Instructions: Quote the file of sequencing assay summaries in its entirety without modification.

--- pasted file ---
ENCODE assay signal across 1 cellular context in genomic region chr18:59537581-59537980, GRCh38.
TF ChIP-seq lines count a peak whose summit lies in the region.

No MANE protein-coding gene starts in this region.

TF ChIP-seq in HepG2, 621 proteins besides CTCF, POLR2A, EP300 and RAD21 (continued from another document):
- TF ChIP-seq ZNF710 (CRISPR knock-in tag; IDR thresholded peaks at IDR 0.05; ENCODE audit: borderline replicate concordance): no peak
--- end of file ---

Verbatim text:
ENCODE assay signal across 1 cellular context in genomic region chr18:59537581-59537980, GRCh38.
TF ChIP-seq lines count a peak whose summit lies in the region.

No MANE protein-coding gene starts in this region.

TF ChIP-seq in HepG2, 621 proteins besides CTCF, POLR2A, EP300 and RAD21 (continued from another document):
- TF ChIP-seq ZNF710 (CRISPR knock-in tag; IDR thresholded peaks at IDR 0.05; ENCODE audit: borderline replicate concordance): no peak